My fascination with history derives from the fact that in immersing myself in the accounts of long gone days, I am occasionally confronted with perspectives and insights that literally twist our world around.
Today the landscape near the confluence of the Willamette and Columbia Rivers is dominated by the I-5 and I-84 corridors that link the Portland area with the rest of the Pacific Northwest. In subtle ways, the grid lines of these arterials establish where we are by redefining our accessibility. All our travel flows through these hard-wired circuits. The organic connections that for over a century linked our communities along the Lower Columbia River have entirely disappeared.
Today no one is surprised to find Scappoose’s sports teams competing with Oregon teams from Tualatin, Oregon City and Salem. But this is just a recent development. Until 1908 Scappoose’s rivals were located right in Ridgefield and Kalama – both on the other side of the river in Washington. Grange hall dances in Oregon’s hilltop communities often featured frantic drives down off the heights, lights flashing, horns blaring, trying to catch the last cross-river ferry.
Kalama, Kelso and Cowlitz on the Washington shore enjoyed close ties with Oregon’s Scappoose, St. Helens and Goble as ferries, paddle boats and steamers crisscrossed the river in a continuous tangle of commerce and human affairs. Traffic flowed on the river seamlessly stitching towns and communities together.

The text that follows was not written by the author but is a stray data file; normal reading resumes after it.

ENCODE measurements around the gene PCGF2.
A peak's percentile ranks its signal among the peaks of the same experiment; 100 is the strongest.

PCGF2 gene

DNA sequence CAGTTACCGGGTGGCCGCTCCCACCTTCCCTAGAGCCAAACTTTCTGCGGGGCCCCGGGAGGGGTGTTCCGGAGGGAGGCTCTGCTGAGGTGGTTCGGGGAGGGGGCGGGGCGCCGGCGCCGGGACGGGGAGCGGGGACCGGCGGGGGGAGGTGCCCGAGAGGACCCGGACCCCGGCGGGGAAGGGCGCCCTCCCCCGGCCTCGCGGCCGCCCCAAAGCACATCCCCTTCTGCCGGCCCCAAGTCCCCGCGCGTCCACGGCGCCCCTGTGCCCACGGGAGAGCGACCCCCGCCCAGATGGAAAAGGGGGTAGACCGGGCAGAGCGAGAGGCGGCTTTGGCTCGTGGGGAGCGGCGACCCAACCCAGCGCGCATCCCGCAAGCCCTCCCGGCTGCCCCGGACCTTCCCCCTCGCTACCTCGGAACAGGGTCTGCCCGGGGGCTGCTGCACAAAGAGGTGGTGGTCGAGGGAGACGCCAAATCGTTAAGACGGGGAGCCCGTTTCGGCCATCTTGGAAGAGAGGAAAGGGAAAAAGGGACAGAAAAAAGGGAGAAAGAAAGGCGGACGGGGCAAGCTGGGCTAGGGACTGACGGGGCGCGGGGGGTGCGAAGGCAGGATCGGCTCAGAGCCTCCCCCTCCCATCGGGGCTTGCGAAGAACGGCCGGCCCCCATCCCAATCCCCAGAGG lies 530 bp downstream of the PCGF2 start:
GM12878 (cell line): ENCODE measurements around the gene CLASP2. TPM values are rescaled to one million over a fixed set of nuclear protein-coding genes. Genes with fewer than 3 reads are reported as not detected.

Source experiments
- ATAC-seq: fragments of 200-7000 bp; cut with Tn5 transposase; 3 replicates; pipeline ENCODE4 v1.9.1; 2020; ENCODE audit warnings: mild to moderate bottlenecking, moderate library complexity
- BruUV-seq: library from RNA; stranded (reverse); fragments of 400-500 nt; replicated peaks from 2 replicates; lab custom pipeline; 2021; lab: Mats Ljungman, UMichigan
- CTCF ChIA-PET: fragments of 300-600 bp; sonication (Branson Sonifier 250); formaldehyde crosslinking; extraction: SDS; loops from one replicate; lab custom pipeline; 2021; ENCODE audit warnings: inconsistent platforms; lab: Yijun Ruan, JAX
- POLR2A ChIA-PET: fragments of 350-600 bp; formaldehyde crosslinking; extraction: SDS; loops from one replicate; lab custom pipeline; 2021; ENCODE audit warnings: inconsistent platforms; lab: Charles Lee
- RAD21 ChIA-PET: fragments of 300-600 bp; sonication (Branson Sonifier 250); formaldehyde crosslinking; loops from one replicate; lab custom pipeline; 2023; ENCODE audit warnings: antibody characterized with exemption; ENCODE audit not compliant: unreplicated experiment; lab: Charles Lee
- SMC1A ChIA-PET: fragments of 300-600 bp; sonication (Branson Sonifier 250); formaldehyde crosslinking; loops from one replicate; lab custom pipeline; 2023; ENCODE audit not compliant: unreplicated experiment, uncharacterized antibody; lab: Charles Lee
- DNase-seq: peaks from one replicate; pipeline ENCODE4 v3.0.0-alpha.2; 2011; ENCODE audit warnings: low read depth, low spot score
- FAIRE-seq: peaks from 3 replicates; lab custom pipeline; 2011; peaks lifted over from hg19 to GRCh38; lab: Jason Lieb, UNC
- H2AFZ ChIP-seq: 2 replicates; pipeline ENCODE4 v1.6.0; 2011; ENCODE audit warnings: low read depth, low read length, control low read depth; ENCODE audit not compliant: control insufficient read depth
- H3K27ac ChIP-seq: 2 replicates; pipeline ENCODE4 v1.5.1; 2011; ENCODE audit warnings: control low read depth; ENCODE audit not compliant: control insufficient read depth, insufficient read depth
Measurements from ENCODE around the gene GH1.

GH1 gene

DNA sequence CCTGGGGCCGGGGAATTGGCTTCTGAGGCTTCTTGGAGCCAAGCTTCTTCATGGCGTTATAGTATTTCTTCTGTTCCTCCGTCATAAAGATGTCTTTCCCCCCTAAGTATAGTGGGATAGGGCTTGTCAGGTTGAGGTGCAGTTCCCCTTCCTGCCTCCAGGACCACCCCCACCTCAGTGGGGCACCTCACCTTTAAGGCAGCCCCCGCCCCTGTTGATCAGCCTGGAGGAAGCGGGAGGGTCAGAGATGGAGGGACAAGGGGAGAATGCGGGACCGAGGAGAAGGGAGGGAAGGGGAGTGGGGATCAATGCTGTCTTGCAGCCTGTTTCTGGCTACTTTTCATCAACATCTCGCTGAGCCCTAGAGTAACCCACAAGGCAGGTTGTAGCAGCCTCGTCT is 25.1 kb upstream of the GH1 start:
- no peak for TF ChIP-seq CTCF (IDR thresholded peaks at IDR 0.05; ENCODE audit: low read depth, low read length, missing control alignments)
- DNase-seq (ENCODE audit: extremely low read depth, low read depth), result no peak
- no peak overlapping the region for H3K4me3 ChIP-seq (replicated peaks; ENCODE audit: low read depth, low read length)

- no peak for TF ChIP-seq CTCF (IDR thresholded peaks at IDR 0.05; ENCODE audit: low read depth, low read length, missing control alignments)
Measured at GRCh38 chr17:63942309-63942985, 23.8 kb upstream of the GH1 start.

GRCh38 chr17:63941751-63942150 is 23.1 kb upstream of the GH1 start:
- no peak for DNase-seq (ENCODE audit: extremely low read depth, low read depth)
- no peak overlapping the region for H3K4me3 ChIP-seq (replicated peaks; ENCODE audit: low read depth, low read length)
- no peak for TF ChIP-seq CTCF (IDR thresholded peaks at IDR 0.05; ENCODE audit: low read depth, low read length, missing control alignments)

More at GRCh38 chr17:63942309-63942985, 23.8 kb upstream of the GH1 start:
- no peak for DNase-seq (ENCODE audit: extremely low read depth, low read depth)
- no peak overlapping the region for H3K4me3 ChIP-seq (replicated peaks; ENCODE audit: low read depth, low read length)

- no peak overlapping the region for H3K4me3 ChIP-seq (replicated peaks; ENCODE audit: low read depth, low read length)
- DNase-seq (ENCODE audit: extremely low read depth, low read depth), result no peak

All this changed in 1908 when the railroad bridge between Portland and Vancouver was completed and the line was expanded to Kalama. Up until this time, train traffic had passed northward along the Oregon side of the river. At Goble the entire train was loaded on to The Tacoma, a 1,362 ton train carrier that could accommodate 21 cars and the locomotive. For over 24 years The Tacoma was the critical link that connected the only rail line carrying freight north into the Puget Sound area. But in October, 1908 the new rail bridge in Vancouver suddenly disconnected the Oregon side of the Lower Columbia from the main stream of commerce heading north. By Christmas day, The Tacoma had made its last crossing.
For a few years smaller ferries still continued to ply the river shuttling residents from the Lower Columbia River to their cross-river neighbors or to intercept the trains heading back and forth between Portland and Seattle. But with the construction of the Longview to Rainier bridge even that remnant of cross-river traffic eventually dried up.
The river that had once been a seam holding the Lower Columbia communities together, now became a partition that estranged these communities from each other, like relatives that have moved across country, or in-laws from a prior marriage. With the coming of the railroad and later the Interstate highway, an ancient geographic paradigm that had carved the tracks of human intercourse in this region was replaced, virtually overnight, by a new configuration that completely obliterated even the memory of what had existed before.